The constant NaN (not a number) can come up in a lot of situations. In AS3 it’s the default value of a Number field, it’s the result of division by zero in AS2, AS3, and JavaScript, and you can get it in a number of other ways. This article is about the reality of dealing with NaN.

Adobe neatly summarizes the ways you can encounter a NaN in AS3 in their language documentation. It applies to AS2 and JavaScript too. They don’t mention much about the results you’ll get if you attempt to use NaN though. With null, it’s mostly obvious: you get a crash. With NaN, there is no crash to indicate that something’s wrong. Adobe tells us:

```The NaN value is not considered equal to any other value,
including NaN, which makes it impossible to use the equality
operator to test whether an expression is NaN. To determine
whether a number is the NaN function, use isNaN().```

And they are correct. It’s a bit surprising that NaN != NaN and NaN !== NaN since null == null, null === null, undefined == undefined, undefined === undefined, and null == undefined. Why no equality for NaN? I’m not sure. This leads us to write a convenience function ourselves:

```function compareNumbers(n1:Number, n2:Number): Boolean
{
var n1isNaN:Boolean = isNaN(n1);
var n2isNaN:Boolean = isNaN(n2);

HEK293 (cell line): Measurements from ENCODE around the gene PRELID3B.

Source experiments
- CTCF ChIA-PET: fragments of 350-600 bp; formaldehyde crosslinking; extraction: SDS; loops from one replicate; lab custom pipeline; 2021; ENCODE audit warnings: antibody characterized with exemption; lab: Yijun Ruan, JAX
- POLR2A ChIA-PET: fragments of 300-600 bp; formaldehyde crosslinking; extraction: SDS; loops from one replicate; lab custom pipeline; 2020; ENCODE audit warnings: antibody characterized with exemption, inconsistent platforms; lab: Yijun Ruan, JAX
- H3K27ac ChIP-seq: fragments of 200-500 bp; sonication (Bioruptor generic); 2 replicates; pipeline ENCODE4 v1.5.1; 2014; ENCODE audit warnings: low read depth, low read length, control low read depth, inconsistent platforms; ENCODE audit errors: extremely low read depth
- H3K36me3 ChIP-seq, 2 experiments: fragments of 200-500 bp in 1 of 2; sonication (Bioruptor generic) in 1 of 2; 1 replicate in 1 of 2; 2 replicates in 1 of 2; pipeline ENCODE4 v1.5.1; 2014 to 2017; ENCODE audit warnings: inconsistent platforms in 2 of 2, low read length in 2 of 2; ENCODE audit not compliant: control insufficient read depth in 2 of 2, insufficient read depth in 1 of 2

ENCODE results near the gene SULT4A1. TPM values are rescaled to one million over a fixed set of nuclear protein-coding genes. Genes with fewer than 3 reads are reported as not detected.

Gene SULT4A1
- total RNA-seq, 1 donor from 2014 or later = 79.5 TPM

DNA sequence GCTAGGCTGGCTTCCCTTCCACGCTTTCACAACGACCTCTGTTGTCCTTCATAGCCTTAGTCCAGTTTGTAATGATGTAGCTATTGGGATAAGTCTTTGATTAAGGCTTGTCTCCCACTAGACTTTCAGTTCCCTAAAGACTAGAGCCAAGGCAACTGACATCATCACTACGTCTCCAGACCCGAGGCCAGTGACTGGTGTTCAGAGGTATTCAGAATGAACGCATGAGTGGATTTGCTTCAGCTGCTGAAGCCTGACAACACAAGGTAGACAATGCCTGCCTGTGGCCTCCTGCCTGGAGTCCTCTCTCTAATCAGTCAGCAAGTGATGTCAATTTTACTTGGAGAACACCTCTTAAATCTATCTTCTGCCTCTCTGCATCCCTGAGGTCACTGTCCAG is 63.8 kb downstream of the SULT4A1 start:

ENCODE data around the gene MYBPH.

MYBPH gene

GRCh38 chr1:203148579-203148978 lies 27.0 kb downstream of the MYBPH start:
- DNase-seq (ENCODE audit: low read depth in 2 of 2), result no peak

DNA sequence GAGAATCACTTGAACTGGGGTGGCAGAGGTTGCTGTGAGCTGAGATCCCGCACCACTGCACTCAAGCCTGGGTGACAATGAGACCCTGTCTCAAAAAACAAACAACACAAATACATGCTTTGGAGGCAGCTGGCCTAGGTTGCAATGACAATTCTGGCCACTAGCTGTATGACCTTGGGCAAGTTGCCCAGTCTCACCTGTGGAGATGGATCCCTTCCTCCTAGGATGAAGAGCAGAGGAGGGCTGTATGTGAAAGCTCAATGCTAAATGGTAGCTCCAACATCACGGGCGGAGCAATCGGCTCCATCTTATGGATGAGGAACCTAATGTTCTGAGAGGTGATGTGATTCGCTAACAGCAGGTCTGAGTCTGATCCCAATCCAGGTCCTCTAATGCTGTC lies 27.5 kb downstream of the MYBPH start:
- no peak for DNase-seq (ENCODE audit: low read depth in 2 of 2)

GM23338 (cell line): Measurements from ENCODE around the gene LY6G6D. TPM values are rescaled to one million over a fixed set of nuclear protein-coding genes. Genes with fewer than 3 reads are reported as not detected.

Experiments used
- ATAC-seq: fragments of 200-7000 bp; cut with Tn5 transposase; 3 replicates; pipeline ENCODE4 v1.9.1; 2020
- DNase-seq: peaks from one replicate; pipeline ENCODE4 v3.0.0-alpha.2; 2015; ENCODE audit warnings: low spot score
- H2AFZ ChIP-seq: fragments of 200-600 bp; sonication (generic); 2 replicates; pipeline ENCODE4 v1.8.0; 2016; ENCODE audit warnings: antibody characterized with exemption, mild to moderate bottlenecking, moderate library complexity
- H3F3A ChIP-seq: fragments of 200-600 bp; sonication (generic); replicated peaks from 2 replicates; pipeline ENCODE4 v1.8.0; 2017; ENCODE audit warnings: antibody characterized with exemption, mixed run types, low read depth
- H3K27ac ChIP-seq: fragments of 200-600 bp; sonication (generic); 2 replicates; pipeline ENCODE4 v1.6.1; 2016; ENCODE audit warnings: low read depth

if (n1isNaN)
{
// Both would have to be NaN
return n2isNaN;
}
else if (n2isNaN)
{
// Already established n1 is not NaN
return false;
}
// Both are not NaN, just use the equality operator
return n1 == n2;
}```

The above is both safe and slow. Use it with caution. Here it is in action:

```trace(compareNumbers(NaN, NaN)); // true
trace(compareNumbers(NaN, 3)); // false
trace(compareNumbers(3, NaN)); // false
trace(compareNumbers(3, 3)); // true
trace(compareNumbers(3, 4)); // false```

Now, how about operators other than equality and inequality? Try to guess what these lines would print:

```trace(NaN > 0);
trace(NaN >= 0);
trace(NaN < 0);
trace(NaN <= 0);
trace(NaN > NaN);
trace(NaN >= NaN);
trace(NaN < NaN);
trace(NaN <= NaN);```

Answer: they all print false! Comparing NaN with anything results in false. It’s a little bizarre that NaN is neither less than, greater than, or equal to zero or any other constant including NaN, but that’s the way it is. OK, now try to guess the result of some arithmetic operators:

```trace(NaN + 2);
trace(NaN - 2);
trace(NaN * 2);
trace(NaN / 2);
trace(NaN % 2);
trace(NaN + NaN);
trace(NaN - NaN);
trace(NaN * NaN);
trace(NaN / NaN);
trace(NaN % NaN);```

Answer: NaN in every case. At least it’s easy to remember. You simply can’t do arithmetic with a non-number. You always get NaN as a result.

There isn’t much more to NaN. It seems to have been kept simple for a reason. All comparisons with NaN result in false and all arithmetic with NaN results in NaN. Keep this in mind when dealing with Numbers in AS2, AS3, or JavaScript. It’s not the same as null!